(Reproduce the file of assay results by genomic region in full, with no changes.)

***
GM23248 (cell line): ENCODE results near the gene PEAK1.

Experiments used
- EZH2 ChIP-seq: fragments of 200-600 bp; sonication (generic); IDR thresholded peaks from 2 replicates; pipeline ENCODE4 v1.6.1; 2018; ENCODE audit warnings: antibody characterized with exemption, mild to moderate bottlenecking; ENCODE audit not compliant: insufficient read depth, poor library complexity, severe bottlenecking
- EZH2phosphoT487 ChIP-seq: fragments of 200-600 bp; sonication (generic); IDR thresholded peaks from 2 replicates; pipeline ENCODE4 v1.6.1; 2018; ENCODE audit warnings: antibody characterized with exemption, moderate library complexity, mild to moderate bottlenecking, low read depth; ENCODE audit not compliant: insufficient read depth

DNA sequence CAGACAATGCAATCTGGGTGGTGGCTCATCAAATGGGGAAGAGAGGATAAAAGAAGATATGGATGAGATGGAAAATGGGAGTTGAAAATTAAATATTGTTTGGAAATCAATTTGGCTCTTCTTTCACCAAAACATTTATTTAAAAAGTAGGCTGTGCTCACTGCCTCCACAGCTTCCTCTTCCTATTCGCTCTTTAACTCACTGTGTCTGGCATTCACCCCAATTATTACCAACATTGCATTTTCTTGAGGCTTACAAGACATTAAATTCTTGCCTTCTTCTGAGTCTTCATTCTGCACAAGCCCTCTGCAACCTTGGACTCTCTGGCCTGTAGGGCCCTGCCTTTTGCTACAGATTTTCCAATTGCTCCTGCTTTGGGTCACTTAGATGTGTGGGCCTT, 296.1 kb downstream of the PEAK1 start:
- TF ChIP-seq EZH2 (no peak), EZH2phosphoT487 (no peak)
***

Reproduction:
GM23248 (cell line): ENCODE results near the gene PEAK1.

Experiments used
- EZH2 ChIP-seq: fragments of 200-600 bp; sonication (generic); IDR thresholded peaks from 2 replicates; pipeline ENCODE4 v1.6.1; 2018; ENCODE audit warnings: antibody characterized with exemption, mild to moderate bottlenecking; ENCODE audit not compliant: insufficient read depth, poor library complexity, severe bottlenecking
- EZH2phosphoT487 ChIP-seq: fragments of 200-600 bp; sonication (generic); IDR thresholded peaks from 2 replicates; pipeline ENCODE4 v1.6.1; 2018; ENCODE audit warnings: antibody characterized with exemption, moderate library complexity, mild to moderate bottlenecking, low read depth; ENCODE audit not compliant: insufficient read depth

DNA sequence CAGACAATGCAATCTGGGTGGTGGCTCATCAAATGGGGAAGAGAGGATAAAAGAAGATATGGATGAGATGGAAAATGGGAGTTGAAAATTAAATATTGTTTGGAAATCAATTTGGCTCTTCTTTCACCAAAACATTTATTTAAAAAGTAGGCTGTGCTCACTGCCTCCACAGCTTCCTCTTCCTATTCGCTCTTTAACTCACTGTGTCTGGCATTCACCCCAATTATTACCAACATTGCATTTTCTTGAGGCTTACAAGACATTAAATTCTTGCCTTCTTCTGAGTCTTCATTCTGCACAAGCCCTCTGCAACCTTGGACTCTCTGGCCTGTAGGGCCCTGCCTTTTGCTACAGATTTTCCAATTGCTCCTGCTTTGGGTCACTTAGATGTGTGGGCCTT, 296.1 kb downstream of the PEAK1 start:
- TF ChIP-seq EZH2 (no peak), EZH2phosphoT487 (no peak)